You can also assign students who were absent to watch the video on their own.

2. Assign Students to Create Their Own Frequency Distribution

A Google doc with the assignment and link to video.

You’ll need the 2019 Tribal Leaders Data Set to complete this assignment. Copy the link into Google classroom for students to access.

Here is the answer key for the teacher

If your students completed the assignment correctly, it will match the answer key here.

Differentiated Instruction: For more advanced students

You may wish to have them compute an additional frequency distribution to show the frequency distribution of tribal entities by BIA region. That answer is also provided in the file above.

3. Play a game that teaches distributions

When students have completed their assignments that can play AzTech: Meet the Maya, a game which teaches statistics, including frequency distributions.

Assessment

Two types of assessment are available, their answers to the assignment with Google sheets, and their responses to the in-app math challenges in AzTech: Meet the Maya, which are graded automatically with data available from the. teacher reports.

Primary and Secondary Sources with Buffalo Hunting

📖Standards

CCSS.ELA-Literacy.RH.6-8.1
Cite specific textual evidence to support analysis of primary and secondary sources.

⏰ Lesson Time

40-60 minutes

📲Technology

If you would like to incorporate the game, students will need access to computers with Spirit Lake installed on them.

In class: If you are teaching in person, you will need a laptop and projector for your slideshow presentation. If you want to include Spirit Lake gameplay, your students will need access to Mac or Windows computers that have Spirit Lake installed, along with their assigned usernames and passwords. Alternatively, Making Camp Dakota can be played on any device.

Remote: Students need internet connections to see your presentation, watch the videos, and view and enter answers on their worksheets.

📃 Summary

Discover why primary sources are important with a story about Dakota buffalo hunting. Have your students watch the following two videos back to back within the downloadable slideshow. These two videos together are great resources for a lesson on the value of primary sources. Included are questions for discussion and critical thinking. Students can do a primary sources scavenger hunt at the Library of Congress (LOC) website. Included in the slides are two curated museum videos about American bison.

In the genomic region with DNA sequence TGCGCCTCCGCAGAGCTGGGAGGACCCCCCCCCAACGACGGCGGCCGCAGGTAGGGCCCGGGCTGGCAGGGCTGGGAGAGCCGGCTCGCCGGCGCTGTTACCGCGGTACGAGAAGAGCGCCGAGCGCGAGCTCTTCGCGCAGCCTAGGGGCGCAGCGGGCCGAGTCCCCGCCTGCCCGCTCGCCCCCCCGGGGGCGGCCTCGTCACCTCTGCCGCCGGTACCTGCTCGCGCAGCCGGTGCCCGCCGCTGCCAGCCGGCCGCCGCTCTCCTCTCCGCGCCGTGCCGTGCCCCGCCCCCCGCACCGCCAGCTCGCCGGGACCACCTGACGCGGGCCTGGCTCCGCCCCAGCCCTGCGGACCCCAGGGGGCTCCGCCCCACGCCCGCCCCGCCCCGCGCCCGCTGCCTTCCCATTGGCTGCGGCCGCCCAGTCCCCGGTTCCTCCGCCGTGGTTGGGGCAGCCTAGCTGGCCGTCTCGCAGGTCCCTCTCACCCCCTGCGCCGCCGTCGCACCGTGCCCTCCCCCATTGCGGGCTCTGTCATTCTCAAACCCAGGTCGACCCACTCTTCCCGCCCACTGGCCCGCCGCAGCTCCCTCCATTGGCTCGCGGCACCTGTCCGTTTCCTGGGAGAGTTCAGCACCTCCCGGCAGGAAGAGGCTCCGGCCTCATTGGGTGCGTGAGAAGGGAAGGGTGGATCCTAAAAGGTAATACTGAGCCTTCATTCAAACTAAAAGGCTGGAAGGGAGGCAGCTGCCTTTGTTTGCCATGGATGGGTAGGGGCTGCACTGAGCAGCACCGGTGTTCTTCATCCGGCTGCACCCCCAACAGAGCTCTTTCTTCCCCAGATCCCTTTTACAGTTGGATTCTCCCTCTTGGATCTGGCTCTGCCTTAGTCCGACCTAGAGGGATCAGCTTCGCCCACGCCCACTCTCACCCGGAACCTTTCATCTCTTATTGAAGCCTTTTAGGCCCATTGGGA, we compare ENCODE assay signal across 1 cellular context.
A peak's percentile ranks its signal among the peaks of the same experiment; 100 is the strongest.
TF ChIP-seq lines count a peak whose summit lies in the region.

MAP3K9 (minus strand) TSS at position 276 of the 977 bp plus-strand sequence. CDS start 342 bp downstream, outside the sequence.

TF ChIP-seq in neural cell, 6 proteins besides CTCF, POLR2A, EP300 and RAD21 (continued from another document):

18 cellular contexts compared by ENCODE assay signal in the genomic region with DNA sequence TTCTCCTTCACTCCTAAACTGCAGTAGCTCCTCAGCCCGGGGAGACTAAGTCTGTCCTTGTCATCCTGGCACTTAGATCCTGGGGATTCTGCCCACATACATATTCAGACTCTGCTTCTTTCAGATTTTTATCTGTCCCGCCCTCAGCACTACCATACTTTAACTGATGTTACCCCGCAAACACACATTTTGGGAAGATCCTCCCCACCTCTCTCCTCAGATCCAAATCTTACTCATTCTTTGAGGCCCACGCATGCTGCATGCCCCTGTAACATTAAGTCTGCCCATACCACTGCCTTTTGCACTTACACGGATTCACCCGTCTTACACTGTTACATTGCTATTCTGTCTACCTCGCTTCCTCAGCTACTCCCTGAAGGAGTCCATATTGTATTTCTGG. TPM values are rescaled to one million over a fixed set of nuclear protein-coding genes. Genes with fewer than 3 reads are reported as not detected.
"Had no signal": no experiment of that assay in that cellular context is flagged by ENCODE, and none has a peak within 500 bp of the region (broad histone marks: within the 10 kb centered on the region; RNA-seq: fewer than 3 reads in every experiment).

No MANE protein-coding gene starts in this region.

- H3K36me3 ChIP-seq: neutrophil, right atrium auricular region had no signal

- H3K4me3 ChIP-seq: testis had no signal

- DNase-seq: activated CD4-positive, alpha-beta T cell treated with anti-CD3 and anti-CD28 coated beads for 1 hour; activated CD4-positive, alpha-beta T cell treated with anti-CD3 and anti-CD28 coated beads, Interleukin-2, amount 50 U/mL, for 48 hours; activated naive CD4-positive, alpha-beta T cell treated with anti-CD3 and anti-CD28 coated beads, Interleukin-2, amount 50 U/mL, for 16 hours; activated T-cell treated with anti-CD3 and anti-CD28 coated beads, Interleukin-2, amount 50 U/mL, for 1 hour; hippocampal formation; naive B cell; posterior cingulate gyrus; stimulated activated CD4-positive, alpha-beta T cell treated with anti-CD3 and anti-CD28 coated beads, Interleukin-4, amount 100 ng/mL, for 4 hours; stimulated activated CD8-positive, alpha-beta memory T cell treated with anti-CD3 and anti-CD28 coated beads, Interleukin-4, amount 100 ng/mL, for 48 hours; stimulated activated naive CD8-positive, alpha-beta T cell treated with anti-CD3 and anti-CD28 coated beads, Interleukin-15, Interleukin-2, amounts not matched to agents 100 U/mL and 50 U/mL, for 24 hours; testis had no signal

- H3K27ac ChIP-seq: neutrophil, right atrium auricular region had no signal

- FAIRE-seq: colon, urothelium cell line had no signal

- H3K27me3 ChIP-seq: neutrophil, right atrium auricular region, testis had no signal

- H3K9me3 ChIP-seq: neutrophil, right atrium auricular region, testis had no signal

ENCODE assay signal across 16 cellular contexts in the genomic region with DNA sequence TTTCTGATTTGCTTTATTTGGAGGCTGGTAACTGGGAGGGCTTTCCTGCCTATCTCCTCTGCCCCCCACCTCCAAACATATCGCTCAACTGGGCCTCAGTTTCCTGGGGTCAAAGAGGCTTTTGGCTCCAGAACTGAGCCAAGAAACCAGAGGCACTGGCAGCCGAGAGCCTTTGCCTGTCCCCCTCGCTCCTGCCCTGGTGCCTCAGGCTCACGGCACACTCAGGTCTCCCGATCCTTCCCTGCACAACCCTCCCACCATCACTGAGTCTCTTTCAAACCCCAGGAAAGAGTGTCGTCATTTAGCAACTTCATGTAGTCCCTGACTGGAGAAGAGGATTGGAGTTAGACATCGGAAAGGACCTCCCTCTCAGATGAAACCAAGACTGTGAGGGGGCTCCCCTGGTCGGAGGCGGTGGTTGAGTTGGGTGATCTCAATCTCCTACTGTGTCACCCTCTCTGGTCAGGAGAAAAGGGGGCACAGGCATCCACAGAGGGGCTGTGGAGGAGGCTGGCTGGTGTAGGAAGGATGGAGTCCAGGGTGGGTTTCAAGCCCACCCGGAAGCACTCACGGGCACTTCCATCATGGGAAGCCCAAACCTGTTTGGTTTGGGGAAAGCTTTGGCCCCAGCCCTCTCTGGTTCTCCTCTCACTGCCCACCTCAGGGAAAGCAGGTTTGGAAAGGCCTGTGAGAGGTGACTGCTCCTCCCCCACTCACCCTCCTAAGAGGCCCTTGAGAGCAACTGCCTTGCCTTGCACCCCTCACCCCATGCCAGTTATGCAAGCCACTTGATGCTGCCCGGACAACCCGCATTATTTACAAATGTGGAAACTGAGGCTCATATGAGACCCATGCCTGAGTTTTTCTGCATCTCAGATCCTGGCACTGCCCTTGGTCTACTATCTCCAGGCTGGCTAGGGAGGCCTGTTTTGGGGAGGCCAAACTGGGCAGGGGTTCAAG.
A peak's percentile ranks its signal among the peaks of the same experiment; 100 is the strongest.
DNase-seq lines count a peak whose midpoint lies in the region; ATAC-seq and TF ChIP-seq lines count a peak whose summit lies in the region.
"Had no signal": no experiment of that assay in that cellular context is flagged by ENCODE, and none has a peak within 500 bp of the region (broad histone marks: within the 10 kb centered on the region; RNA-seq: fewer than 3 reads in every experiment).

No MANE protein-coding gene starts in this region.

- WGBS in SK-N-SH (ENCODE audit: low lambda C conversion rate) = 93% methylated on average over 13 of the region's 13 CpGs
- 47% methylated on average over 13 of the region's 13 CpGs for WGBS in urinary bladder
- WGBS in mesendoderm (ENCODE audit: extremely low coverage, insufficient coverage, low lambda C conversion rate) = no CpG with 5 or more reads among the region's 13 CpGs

Example usable to teach with primary sources: Black and white video of galloping buffalo

📚 Lesson

Present the lesson Buffalo Hunting – Primary and Secondary Sources. The slideshow comes with several examples of primary and secondary sources from the Library of Congress, the Smithsonian museum, and YouTube.

Videos with Primary and Secondary Sources

Two videos about the Dakota buffalo hunters are presented within the presentation for your students to compare and contrast. The first video contains primary sources, and the second is an interpretation of the narration using animation as a secondary source.

If you want to go directly to the two videos included in the Google slides presentation, these are linked below.

Video with Primary Sources
Video with Secondary Sources

Questions included within the Google Slides presentation

These can be discussed together in class or assigned to students to answer individually.

  1. Reflect: Which video did you like better? What did you like about it?
  2. Compare and Contrast: Was there any information you could get from the first video that you did not see in the second?
  3. Explain: Do you think both videos are equally accurate?
  4. Analyze: The first video used photos and paintings. The second video used animation to help tell the story. Both were made about the buffalo hunt. Which source did you think was more trustworthy? Why?
  5. Synthesize: Imagine if you could add some more facts to the video using primary and secondary sources. List one primary source you would add. List one secondary source.

Differentiated Instruction

Note: For differentiated instruction, you can have students select one or two of the questions to answer. In more advanced classes, you may wish to discuss how the oil painters could be biased in their representation of their subjects, and how even photos could be biased in the subjects photographers chose to capture.

Virtual Scavenger Hunt

  1. Review the copy and paste functions with your students as learning a key introductory component of online research using the LOC. Enclosed are instructions for students to help walk your students through.
  2. Have students research primary sources at the LOC website. Click the following link for downloadable graphic organizers to distribute to your class. One answer model has been filled out. Students will copy and paste URLs for six primary sources from the LOC site and label three of them.

Game

Spirit Lake is an adventure game with multiplication, division, and geometry practice that plays on Mac or Windows computers. This is tied in with Dakota culture and history. You can have your students play for 20-30 minutes, hunt rabid wolves, and hunt buffalo. Look out for primary and secondary sources!